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May 16, 2022

We often get requests about repurposing fabric from a soft goods (like a bedspread) into another type of soft good (like drapery). In this post we will show a recent example of this type of project as well as give some tips to keep in mind when approaching a workroom (like ours) with a similar repurposed project proposal.

This North Chattanooga client wanted to reuse their old bedroom set in their new home’s guest bedroom. The curtains that matched the bedding weren’t the right length for the new room, so we created custom bolster pillows out of the drapery. We were even able to take fabric from the former curtains and turn it into piping for the seat cushions of this window seat.

Read also: 5 Ideas to Create a Welcoming Guest Bedroom This Holiday Season

We love how playful this corner has become for the many grandchildren to come stay. Repurposing fabric into pillows is a great economical way to update your home. We were thrilled to be able to take something from their previous home and turn it into a precious window seat.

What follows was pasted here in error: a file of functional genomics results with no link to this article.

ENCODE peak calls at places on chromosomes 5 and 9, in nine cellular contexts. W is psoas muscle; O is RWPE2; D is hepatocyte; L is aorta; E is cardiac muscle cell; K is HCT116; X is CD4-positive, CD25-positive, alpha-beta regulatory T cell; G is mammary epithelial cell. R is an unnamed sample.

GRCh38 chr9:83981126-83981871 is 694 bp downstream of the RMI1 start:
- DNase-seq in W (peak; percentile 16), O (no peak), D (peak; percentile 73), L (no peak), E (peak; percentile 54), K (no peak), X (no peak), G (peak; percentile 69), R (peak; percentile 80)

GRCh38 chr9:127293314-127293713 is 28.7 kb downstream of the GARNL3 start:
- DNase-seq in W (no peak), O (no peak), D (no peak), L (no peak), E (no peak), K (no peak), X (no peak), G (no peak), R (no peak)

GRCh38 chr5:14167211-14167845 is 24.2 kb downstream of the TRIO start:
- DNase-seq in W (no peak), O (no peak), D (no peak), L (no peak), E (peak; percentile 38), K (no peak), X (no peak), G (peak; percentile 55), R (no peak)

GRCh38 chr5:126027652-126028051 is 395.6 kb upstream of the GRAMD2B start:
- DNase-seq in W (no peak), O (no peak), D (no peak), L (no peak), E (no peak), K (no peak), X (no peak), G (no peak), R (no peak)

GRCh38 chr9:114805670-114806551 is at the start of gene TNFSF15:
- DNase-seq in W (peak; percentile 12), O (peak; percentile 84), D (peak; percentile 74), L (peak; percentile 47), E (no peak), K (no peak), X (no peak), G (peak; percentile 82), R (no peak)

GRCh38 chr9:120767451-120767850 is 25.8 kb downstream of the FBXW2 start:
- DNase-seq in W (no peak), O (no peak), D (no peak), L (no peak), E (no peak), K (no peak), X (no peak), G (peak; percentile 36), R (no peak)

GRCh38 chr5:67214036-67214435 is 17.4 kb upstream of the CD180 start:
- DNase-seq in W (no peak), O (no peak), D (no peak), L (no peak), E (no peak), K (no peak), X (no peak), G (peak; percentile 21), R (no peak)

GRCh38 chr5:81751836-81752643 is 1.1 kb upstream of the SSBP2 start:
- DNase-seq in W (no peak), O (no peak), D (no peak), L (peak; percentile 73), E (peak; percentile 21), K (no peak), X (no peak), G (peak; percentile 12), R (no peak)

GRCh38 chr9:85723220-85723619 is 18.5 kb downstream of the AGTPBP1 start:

Here is another example of drapery made into throw pillows. We worked with a local kitchen  designer to repurpose her client’s drapery into these large pillows. This project was especially tricky because of the sun-fading on the drapery, but the pillows turned out great. Don’t you think?

Three things that you need to keep in mind when repurposing fabric:

  1. Wear & fade. If the fabric is worn or sun bleached, you need to set your expectations accordingly. We always try to maximize the amount of fabric that we repurpose, but sometimes very little of the material is usable.
  2. Pay attention to the type of fabric. Most fabric isn’t multipurpose. If the fabric is extremely delicate, then we might not be able to create exactly what you’ve envisioned, but we can use elements of the fabric in the design (like the piping in the custom project above).
  3. Creating custom soft goods requires extra fabric because of the way that fabric needs to be cut. For some projects, the fabric need to be cut on a bias (diagonally) to prevent fraying. Keep this in mind if you have extra fabric. An inch of spare fabric does not equal an inch of a finished soft good. If the fabric is patterned, then we may need even more spare fabric per inch because pattern matching is extremely important for a professional finished project.

Do you have a custom project involving repurposed materials that we could assist with? The possibilities to up-cycle your old textiles are truly endless. Contact us today for your complimentary consultation!